INDIVIDUALISM AND THE REPERTORY


Many are addicted to the grading of remedies and look eagerly to the final score for the highest ranking drug. This is very dangerous and can lead one astray. The greatest check to this error is to refer to the materia medica before actually deciding. Often a highly graded remedy as to several chief points may give a very fine result, but it is risky business. It has been used by the writer when pressed for time, but he far from advises it as good practice.


[Read before the 68th Convention of the Southern Homoeopathic Medical Association, Miami Beach, Florida, October, 21, 22, 1952.]

Journal of the American Institute of Homoeopathy-June, 1955.

The individualism which is one of homoeopathys greatest, if not the greatest, characteristics, runs through its practitioners as well. The most successful of them have all been great individualists and independent thinkers. No two work alike, yet they have more or less arrived at certain conclusions in common, each in his own way.

All of the above is shown by the various ways of presenting remedies, the difference in the repertories constructed and the manner of their use.

The one point to be borne in mind is that the repertory is only a tool. It is not the magic key to the remedy and not a push- button to an easier life. Like any tool, it must be learned to be used by constant practice. No two men use a hammer exactly alike and yet a certain class will do equally good work with it. One cannot pick up a hammer and think that by so doing some mysterious force will suddenly place before him a completed house- he must really hammer a lot before the house is done. So, the repertory will not present one with the remedy by merely opening the book.

Perhaps most prescribers in using Kent follow the classical method presently by him at the beginning of his repertory. This, perhaps, is the most certain and fundamental way to use the repertory. One works from generals to the particulars and does not let contradictory particulars rule out generals, especially if the latter are strong.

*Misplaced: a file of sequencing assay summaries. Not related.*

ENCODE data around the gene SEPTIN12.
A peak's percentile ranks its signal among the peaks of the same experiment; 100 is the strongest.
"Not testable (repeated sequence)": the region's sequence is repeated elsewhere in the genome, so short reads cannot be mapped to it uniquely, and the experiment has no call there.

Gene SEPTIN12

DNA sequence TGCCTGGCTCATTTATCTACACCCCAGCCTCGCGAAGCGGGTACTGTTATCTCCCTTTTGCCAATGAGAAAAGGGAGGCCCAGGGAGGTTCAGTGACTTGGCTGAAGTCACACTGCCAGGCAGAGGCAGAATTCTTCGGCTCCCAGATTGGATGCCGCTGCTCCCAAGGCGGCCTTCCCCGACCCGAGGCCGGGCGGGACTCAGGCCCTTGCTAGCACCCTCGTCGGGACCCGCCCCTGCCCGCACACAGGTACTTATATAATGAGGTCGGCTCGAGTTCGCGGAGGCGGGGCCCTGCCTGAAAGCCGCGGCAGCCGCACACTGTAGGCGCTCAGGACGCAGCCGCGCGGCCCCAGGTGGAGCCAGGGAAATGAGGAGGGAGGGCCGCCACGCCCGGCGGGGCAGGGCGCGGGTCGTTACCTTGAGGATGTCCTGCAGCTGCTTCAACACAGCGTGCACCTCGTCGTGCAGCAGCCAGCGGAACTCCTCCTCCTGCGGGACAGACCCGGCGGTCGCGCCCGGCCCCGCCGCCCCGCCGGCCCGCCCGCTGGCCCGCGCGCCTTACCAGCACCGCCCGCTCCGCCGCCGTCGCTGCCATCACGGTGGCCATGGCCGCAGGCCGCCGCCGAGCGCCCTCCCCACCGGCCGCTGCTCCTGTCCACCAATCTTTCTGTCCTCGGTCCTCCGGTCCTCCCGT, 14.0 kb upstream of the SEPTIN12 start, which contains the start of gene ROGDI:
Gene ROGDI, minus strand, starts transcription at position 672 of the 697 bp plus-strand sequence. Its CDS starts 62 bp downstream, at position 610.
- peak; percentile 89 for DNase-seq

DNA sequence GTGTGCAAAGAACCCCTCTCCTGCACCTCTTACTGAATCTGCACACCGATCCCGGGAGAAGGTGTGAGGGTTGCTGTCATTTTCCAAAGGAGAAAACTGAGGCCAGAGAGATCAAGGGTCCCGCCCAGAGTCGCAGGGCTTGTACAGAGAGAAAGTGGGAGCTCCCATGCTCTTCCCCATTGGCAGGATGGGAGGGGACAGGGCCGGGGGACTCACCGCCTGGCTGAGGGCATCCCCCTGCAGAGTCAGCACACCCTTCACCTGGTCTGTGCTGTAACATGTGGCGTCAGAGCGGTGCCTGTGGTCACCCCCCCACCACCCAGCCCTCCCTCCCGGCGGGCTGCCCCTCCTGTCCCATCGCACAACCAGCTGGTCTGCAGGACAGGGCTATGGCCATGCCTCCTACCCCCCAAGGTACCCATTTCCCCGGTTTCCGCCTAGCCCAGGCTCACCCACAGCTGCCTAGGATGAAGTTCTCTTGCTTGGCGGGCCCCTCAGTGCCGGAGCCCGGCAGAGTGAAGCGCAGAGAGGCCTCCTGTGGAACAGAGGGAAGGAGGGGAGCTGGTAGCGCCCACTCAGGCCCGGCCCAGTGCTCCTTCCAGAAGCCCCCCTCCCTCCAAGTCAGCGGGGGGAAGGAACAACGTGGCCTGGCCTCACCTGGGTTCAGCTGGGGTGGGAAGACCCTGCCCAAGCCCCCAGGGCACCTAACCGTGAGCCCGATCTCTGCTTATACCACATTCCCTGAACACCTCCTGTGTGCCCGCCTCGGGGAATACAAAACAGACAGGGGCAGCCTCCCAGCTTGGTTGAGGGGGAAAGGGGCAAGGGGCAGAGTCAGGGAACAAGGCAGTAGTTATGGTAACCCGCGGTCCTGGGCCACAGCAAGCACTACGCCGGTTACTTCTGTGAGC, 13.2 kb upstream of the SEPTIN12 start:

Many men with an excellent foundation in materia medica barely use the repertory as more than an aid to the memory or to try and find some unusual point in a case. My father used to do this most of the time. Long clinical experience will help to cut down on much repertorising.

Many are addicted to the grading of remedies and look eagerly to the final score for the highest ranking drug. This is very dangerous and can lead one astray. The greatest check to this error is to refer to the materia medica before actually deciding. Often a highly graded remedy as to several chief points may give a very fine result, but it is risky business. It has been used by the writer when pressed for time, but he far from advises it as good practice.

The greatest testimony to individualism is evinced by the different types of repertories produced. The first really successful one and the one still in use today by those trained in its application, is Boenninghausens Therapeutic Pocket-book. The late C.M. Boger extended this repertory considerably. To use it well the prescriber must be good at generalisation. One rubric may have to cover a number of things. Bogers card repertory makes this even more necessary. Experience has made it a must to change many of their gradings as remedies were more fully developed clinically.

Kents is probably the fullest of all and also the best arranged. It has three great defects to the writers notion. In some places it is over generalised; in other parts over- specialised; lastly, there is a dearth of concomitant symptoms. Why anything as unimportant as the extremities from the basic standpoint of our philosophy should occupy the largest section of the book and be particularised to the nth degree, when the mental symptoms are over-generalised and yet supposed to be the most important guiding symptoms, is a fact that this person cannot understand.

Another great book is Knerrs Repertory to the Guiding Symptoms of Hering. To my belief it is the greatest clinical repertory we have. There is so much of it and so closely printed that it is slow to use, but it is certainly a gold-mine of information. Gentrys Concordance is more like an index. One may occasionally get a lead from it, but that is about all.

Dayton T. Pulford